Luxury goods immune from Russia's economic woes

The price is right: shoppers at GUM are happy to pay more.

The price is right: shoppers at GUM are happy to pay more.

Ilya Pitalev / RIA Novosti
Wealthy shoppers untroubled by rising cost of expensive imported goods.

Sparkling Christmas decorations line the shop windows of GUM, central Moscow’s exclusive mall overlooking Red Square. At Louis Vuitton, a middle-aged woman eyes a beige hat with a price tag of 24,100 rubles (£240). "Don’t they have something with a more prominent Louis Vuitton monogram?" she asks the shop assistant.

Rich Russians have a reputation for being brand addicts, but the country’s luxury market has not had it easy this year. With the economy now showing signs of fragile recovery after a year in recession, the Kremlin has presented the economic crisis as an opportunity to boost Russian manufacturing. But with no domestic alternatives to western luxury brands, such as Chanel or Cartier, the premium market has had no choice but to continue to import, despite a doubling of costs in ruble terms. Retailers are absorbing some of those costs, hitting their margins.

The luxury clothing sector is expected to contract by 20-25 percent  this year to £1.7bn ($2.5bn), down from £2.1bn last year, according to the Fashion Consulting Group (FCG). For the industry, it is like stepping into a time machine and travelling back to the aftermath of the financial crisis of 2008.

Compared to its mid-market competitors, however, the luxury clothing sector has weathered the storm well: its market share in 2015 remained constant at 10 percent, FCG said. With the buying power of wages down roughly 10 percent over the past year, middle-class Russians on a payroll have shunned mid-segment retailers in favour of budget clothing stores.

But most wealthy Russians weren’t fussy about the price tag to begin with. A saleswoman at Louis Vuitton said that the shop was quieter than in previous years, but that a loyal core of a dozen or so wealthy customers continued to visit regularly. Even when items were cheaper overseas, they preferred to purchase them in the Moscow shop because of the “comfort of buying at home”, she said.

Up to 75 percent of the luxury sector’s turnover traditionally comes from “old” and “new money” – the Russians who were born rich, or those who have climbed the social ladder, says Anna Lebsak-Kleymans, CEO of FCG. “Their consumption behavior does not change significantly in times of crisis as the majority have a diversified income, part of which could be in a foreign currency.”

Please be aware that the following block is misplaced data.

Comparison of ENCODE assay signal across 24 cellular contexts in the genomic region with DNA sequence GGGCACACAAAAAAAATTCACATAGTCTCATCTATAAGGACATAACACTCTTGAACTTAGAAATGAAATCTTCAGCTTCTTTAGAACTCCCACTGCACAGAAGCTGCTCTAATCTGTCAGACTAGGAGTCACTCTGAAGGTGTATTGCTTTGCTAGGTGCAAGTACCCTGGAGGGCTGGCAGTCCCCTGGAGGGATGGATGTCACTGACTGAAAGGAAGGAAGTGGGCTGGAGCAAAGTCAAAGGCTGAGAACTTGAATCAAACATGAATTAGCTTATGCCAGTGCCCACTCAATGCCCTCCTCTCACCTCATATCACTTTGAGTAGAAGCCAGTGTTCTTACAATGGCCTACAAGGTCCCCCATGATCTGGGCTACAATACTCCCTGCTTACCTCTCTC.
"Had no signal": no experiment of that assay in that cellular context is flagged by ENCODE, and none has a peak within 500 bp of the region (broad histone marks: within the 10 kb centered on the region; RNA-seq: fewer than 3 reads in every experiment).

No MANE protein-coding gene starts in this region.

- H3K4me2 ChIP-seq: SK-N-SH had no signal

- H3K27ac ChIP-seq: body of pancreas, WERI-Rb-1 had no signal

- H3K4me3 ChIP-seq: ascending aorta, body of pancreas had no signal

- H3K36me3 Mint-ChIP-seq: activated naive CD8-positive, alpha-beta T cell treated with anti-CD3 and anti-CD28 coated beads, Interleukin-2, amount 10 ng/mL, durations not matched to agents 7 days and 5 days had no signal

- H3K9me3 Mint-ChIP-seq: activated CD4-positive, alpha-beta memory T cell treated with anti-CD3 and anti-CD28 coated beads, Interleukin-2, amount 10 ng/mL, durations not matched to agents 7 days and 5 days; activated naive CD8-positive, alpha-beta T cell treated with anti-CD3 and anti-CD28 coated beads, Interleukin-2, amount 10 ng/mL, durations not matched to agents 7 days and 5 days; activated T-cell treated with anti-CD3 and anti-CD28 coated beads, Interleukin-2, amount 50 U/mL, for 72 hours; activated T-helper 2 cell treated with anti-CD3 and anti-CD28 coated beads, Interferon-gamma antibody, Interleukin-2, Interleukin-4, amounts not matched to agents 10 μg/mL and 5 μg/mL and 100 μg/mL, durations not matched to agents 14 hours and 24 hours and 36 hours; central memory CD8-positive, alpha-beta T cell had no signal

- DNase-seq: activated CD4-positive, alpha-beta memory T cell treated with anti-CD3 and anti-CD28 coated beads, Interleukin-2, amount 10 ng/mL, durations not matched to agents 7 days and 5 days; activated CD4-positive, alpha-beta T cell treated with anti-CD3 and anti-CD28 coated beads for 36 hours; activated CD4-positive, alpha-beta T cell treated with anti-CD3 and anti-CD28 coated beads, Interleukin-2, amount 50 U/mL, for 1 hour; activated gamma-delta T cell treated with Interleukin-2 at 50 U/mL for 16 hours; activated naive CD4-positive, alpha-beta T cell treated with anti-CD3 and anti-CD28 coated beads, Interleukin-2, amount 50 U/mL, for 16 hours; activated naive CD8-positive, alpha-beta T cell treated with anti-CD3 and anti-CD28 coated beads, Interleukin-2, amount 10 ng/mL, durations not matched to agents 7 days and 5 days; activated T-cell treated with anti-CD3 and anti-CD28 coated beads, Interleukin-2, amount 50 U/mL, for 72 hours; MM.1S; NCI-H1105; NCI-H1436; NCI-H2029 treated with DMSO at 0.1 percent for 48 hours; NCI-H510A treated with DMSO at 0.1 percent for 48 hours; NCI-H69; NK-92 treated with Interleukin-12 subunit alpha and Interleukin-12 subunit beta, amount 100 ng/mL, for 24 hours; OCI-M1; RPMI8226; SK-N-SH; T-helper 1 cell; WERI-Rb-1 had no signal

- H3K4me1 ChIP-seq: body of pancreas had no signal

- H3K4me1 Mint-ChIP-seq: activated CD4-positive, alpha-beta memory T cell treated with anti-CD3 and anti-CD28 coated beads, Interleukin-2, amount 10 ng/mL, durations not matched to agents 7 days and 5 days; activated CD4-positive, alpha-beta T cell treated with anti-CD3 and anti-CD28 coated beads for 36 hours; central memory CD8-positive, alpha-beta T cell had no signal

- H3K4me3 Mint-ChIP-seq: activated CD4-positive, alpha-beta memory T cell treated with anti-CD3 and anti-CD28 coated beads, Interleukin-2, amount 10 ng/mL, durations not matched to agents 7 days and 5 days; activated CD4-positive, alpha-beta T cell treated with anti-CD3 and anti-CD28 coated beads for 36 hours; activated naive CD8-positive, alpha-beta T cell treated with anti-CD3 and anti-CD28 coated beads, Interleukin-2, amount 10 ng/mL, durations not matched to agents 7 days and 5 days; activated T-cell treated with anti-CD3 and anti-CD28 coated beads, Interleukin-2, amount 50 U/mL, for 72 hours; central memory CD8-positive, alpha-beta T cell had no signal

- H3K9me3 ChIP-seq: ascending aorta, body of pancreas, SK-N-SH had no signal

What the luxury clothing sector is suffering from is an outflow of sporadic buyers – highly paid professionals and casual customers – but they constitute a minority, Lebsak-Kleymans adds.

The spending habits of Russia’s elite spreads beyond the country’s borders. Russian spending abroad dropped dramatically this year, with a 41 percent year-on-year fall in September, but Russians still constitute the third largest group of tax-free shoppers, mainly because rich Russians continue to buy, according to the tax-refund company Global Blue.

Russia’s car sector, once one of Europe’s most promising markets, shows a similar trend. The car industry has been among the sectors worst hit by the economic downturn – sales fell by almost 40 percent in 2015, according to figures from the Association of European Businesses. But Porsche, which has its largest Europe-based dealership in Moscow, saw a 26pc increase in sales in the first three quarters of the year. Toyota also sold 6pc more Lexus cars, and Bentley opened its third dealership in Moscow in the spring – with Russians reportedly figuring strongly in pre-orders for its opulent Bentayga SUV, which sells for around $220,000 (£147,000) in the US. 

A further drop in luxury spending seems unlikely; this year has already seen the rich trim the fat off their wish lists. At Moscow’s exclusive TsUM department store, a woman clad in fur insists she has been forced to cut back. “Just down to the essentials,” she says, pointing to three extra-large bags filled with luxury-brand clothes for her six-year-old grandson.

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